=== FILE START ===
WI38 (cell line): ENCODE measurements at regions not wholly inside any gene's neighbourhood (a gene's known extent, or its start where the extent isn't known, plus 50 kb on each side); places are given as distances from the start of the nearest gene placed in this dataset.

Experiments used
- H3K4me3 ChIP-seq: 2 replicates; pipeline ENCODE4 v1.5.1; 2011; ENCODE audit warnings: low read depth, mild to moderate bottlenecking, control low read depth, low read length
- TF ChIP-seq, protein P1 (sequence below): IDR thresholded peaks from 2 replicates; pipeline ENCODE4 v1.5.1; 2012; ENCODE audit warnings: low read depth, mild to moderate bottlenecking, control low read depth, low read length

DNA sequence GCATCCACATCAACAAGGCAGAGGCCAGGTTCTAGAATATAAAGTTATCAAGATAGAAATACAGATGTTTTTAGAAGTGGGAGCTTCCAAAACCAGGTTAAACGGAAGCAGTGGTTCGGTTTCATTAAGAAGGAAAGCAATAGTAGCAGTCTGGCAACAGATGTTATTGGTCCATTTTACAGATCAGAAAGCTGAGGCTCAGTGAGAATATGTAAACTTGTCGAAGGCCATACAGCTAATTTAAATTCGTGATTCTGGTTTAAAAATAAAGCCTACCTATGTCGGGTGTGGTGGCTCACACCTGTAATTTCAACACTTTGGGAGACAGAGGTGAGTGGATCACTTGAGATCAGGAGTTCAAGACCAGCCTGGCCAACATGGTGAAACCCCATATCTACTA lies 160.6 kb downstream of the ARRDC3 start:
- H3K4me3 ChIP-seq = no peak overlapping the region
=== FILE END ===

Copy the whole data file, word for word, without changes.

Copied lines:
WI38 (cell line): ENCODE measurements at regions not wholly inside any gene's neighbourhood (a gene's known extent, or its start where the extent isn't known, plus 50 kb on each side); places are given as distances from the start of the nearest gene placed in this dataset.

Experiments used
- H3K4me3 ChIP-seq: 2 replicates; pipeline ENCODE4 v1.5.1; 2011; ENCODE audit warnings: low read depth, mild to moderate bottlenecking, control low read depth, low read length
- TF ChIP-seq, protein P1 (sequence below): IDR thresholded peaks from 2 replicates; pipeline ENCODE4 v1.5.1; 2012; ENCODE audit warnings: low read depth, mild to moderate bottlenecking, control low read depth, low read length

DNA sequence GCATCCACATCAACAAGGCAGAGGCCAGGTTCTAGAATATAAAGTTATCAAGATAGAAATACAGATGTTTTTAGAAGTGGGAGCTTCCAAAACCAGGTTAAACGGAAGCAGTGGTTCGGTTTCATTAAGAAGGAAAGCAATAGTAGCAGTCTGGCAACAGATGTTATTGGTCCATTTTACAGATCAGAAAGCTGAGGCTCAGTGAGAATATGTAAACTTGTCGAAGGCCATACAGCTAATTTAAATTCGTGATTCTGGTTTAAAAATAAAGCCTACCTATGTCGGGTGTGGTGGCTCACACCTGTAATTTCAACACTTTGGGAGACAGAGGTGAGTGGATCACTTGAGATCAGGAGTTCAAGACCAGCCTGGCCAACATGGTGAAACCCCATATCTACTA lies 160.6 kb downstream of the ARRDC3 start:
- H3K4me3 ChIP-seq = no peak overlapping the region